“How do I explain what I do at a party? The short version is that I say I humanize technology.” — Fred Beecher, Director of UX, The Nerdery

As for the types of projects you’d work on, this varies distinctly depending on the type of business you work for and your priorities. You may find yourself designing websites, mobile apps and software or working with upcoming technologies such as voice, Virtual Reality Headsets or even Augmented Reality. Alternatively, UX designers can focus on service design which involves designing the overall experience for public transport or staying in a hotel. 

On a day to day basis UX Designers typically engage in elements of research, testing, business analysis, project management and psychology as well as hands-on tasks such as wireframing and prototyping. There are some general functions a UX designer can be expected to perform: 

  • Conducting user research
  • Creating user personas
  • Determining the information architecture of a digital product
  • Designing user flows and wireframes
  • Creating prototypes
  • Conducting user testing 

How do I know if becoming a UX designer is for me? 

UX Designers engage in a variety of tasks and therefore need to have a diverse skill set apart from wireframing, prototyping and interpreting data and feedback, UX designers also need ‘soft skills’ such as communication and listening skills.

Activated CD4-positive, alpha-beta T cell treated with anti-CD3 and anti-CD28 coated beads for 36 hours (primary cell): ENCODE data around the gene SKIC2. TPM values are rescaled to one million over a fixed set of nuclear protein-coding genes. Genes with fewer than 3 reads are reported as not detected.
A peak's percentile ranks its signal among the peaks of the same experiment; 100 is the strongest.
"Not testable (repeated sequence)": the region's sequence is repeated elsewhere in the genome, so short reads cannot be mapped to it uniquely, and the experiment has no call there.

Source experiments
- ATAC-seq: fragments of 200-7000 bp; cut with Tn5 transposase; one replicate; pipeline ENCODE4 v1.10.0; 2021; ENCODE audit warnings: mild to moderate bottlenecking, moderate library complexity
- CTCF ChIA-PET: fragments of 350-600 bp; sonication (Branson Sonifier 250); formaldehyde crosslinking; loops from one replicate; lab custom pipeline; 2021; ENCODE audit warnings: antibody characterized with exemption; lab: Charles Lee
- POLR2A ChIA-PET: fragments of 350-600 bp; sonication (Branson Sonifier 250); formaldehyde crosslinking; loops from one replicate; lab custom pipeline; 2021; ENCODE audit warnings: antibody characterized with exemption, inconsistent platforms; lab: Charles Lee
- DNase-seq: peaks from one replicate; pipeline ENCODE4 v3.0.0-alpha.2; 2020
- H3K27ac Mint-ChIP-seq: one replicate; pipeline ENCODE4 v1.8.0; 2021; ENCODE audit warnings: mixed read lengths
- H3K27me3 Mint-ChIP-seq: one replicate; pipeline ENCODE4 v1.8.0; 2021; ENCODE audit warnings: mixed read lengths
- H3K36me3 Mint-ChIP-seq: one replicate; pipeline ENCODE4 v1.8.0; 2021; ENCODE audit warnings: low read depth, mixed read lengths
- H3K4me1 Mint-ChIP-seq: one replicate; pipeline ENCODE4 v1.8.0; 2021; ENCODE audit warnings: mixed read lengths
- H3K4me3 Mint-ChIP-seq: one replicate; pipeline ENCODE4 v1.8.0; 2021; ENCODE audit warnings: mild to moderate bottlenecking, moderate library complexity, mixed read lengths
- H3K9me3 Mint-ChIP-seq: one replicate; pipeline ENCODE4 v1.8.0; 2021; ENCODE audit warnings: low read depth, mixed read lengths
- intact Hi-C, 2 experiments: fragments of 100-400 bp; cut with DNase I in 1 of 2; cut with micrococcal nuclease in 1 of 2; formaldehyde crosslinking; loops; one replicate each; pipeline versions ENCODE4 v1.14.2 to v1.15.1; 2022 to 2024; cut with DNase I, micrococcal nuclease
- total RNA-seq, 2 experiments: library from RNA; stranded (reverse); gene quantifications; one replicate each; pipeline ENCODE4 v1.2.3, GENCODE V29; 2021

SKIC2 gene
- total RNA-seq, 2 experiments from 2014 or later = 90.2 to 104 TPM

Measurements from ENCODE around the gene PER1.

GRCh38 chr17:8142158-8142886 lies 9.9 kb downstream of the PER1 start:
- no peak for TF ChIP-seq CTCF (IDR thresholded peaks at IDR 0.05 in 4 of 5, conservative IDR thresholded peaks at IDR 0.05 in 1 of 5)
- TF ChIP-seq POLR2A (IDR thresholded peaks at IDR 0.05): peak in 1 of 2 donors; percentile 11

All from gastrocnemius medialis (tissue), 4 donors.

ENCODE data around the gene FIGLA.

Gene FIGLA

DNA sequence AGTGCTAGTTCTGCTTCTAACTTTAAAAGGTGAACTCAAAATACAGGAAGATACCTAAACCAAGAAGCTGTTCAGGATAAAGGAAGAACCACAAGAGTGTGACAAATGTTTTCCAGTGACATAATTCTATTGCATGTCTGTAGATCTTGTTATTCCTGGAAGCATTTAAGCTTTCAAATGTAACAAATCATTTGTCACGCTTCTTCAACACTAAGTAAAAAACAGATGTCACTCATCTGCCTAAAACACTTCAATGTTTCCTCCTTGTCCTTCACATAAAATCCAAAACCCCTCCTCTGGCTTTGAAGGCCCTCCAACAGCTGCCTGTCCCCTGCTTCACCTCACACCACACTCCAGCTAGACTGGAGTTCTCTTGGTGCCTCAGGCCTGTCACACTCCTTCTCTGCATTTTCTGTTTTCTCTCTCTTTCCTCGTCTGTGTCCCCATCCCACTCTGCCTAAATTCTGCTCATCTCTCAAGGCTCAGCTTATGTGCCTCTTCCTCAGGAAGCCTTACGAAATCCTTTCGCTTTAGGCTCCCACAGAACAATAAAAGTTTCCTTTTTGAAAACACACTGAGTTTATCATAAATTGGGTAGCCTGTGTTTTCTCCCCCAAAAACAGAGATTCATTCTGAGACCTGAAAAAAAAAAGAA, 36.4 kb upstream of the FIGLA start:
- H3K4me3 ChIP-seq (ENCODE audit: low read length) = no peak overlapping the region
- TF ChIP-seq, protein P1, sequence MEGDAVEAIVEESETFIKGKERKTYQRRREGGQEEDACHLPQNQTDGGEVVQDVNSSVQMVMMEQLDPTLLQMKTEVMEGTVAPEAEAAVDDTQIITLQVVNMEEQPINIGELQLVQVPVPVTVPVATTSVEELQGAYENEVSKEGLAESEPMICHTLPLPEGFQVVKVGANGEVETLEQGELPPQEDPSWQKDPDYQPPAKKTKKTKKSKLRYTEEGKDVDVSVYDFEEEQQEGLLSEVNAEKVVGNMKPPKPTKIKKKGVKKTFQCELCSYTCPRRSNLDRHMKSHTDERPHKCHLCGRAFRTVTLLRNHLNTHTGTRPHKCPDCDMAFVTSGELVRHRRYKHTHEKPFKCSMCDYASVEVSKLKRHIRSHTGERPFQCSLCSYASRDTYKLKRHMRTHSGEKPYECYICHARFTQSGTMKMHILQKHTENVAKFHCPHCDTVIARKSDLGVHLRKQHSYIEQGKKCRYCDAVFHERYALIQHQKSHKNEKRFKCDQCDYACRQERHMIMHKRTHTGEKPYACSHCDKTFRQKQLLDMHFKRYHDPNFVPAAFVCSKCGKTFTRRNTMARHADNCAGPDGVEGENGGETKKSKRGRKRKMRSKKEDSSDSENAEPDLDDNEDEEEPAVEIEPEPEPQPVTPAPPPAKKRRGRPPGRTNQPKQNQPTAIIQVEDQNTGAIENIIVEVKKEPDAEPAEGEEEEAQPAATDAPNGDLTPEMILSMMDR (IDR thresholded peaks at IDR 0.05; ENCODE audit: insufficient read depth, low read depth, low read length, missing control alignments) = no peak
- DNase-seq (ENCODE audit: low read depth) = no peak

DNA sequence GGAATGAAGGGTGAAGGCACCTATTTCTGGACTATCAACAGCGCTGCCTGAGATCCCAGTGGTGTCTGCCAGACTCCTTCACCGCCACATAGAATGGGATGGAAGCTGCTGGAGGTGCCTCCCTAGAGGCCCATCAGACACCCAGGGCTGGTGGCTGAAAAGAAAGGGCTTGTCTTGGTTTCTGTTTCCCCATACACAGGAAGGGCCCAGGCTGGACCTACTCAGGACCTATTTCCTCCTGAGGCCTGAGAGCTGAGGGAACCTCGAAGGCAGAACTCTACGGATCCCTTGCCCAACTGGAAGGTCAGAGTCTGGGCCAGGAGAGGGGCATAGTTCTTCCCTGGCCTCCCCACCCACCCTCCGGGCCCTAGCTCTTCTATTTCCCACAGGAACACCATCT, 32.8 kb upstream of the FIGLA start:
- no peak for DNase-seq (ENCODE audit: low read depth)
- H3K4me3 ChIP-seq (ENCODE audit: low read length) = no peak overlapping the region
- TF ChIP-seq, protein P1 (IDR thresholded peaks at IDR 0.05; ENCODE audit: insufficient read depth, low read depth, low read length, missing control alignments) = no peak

If you’re someone who: 

  1. Enjoys solving problems 
  2. Loves learning 
  3. Is analytical and pays close attention to detail 
  4. Is empathic 
  5. A great listener and communicator 
  6. Enjoys thinking about the big picture 

A career in UX design isn’t a long shot.

There’s an increased demand for UX skills globally, especially in regions like Europe, the United States, Canada and Australia. In many countries, demand outweighs supply for skilled UX professionals. LinkedIn has cited UX design as one of the top skills to learn in 2020. UX designers are the most-in demand roles within product design roles. Industry leaders also forecast increased demand for UX and digital skills as organisations expand their online capabilities. In fact, Google’s 2021 page experience update stated that user experience is set to become a search engine ranking factor, companies with good user experience will rank higher than their competitors in search engines increasing the potential requirements for UX designers. There are many different paths into UX and the industry welcomes transferable skills from other disciplines, making it a great conversion career. 

As you can see the world of UX is fascinating, varied and deeply satisfying as a career path with multiple progressions that could take you in many directions. With our day-to-day lives being consumed by technology and interactive tools like smartphones, refrigerators that keep track of our groceries, and cars that drive for us, strong UX is more necessary than ever.

You can get to grips with UX design, from web accessibility and design to research and testing on our three day Learn UX Design Fundamentals course.